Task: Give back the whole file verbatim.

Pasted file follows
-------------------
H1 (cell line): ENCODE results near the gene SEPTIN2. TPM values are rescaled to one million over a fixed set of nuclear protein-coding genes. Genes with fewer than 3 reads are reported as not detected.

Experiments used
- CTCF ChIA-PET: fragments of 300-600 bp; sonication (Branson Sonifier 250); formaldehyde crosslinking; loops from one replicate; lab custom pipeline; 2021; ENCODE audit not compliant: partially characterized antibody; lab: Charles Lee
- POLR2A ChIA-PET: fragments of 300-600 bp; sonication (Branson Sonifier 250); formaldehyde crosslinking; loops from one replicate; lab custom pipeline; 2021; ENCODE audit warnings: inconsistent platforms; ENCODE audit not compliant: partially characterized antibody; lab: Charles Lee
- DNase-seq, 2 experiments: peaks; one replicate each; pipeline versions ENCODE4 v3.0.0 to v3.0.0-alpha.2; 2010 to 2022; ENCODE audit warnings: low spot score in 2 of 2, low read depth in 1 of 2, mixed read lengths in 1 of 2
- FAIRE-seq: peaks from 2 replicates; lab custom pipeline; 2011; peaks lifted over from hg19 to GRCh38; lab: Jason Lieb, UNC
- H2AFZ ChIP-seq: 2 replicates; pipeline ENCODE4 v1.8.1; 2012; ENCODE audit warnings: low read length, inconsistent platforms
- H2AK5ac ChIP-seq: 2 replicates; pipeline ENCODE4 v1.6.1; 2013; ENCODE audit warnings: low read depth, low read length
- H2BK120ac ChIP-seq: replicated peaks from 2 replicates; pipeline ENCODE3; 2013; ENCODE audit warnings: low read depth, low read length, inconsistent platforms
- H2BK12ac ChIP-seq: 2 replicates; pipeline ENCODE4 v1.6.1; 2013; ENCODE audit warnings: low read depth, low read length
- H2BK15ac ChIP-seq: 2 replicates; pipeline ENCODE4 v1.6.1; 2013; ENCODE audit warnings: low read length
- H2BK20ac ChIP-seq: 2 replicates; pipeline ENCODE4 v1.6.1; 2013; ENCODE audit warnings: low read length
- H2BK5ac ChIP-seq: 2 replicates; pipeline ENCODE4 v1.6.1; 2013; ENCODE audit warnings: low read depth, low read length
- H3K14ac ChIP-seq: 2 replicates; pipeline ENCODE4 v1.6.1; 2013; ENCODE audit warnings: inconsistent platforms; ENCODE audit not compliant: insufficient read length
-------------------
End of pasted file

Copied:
H1 (cell line): ENCODE results near the gene SEPTIN2. TPM values are rescaled to one million over a fixed set of nuclear protein-coding genes. Genes with fewer than 3 reads are reported as not detected.

Experiments used
- CTCF ChIA-PET: fragments of 300-600 bp; sonication (Branson Sonifier 250); formaldehyde crosslinking; loops from one replicate; lab custom pipeline; 2021; ENCODE audit not compliant: partially characterized antibody; lab: Charles Lee
- POLR2A ChIA-PET: fragments of 300-600 bp; sonication (Branson Sonifier 250); formaldehyde crosslinking; loops from one replicate; lab custom pipeline; 2021; ENCODE audit warnings: inconsistent platforms; ENCODE audit not compliant: partially characterized antibody; lab: Charles Lee
- DNase-seq, 2 experiments: peaks; one replicate each; pipeline versions ENCODE4 v3.0.0 to v3.0.0-alpha.2; 2010 to 2022; ENCODE audit warnings: low spot score in 2 of 2, low read depth in 1 of 2, mixed read lengths in 1 of 2
- FAIRE-seq: peaks from 2 replicates; lab custom pipeline; 2011; peaks lifted over from hg19 to GRCh38; lab: Jason Lieb, UNC
- H2AFZ ChIP-seq: 2 replicates; pipeline ENCODE4 v1.8.1; 2012; ENCODE audit warnings: low read length, inconsistent platforms
- H2AK5ac ChIP-seq: 2 replicates; pipeline ENCODE4 v1.6.1; 2013; ENCODE audit warnings: low read depth, low read length
- H2BK120ac ChIP-seq: replicated peaks from 2 replicates; pipeline ENCODE3; 2013; ENCODE audit warnings: low read depth, low read length, inconsistent platforms
- H2BK12ac ChIP-seq: 2 replicates; pipeline ENCODE4 v1.6.1; 2013; ENCODE audit warnings: low read depth, low read length
- H2BK15ac ChIP-seq: 2 replicates; pipeline ENCODE4 v1.6.1; 2013; ENCODE audit warnings: low read length
- H2BK20ac ChIP-seq: 2 replicates; pipeline ENCODE4 v1.6.1; 2013; ENCODE audit warnings: low read length
- H2BK5ac ChIP-seq: 2 replicates; pipeline ENCODE4 v1.6.1; 2013; ENCODE audit warnings: low read depth, low read length
- H3K14ac ChIP-seq: 2 replicates; pipeline ENCODE4 v1.6.1; 2013; ENCODE audit warnings: inconsistent platforms; ENCODE audit not compliant: insufficient read length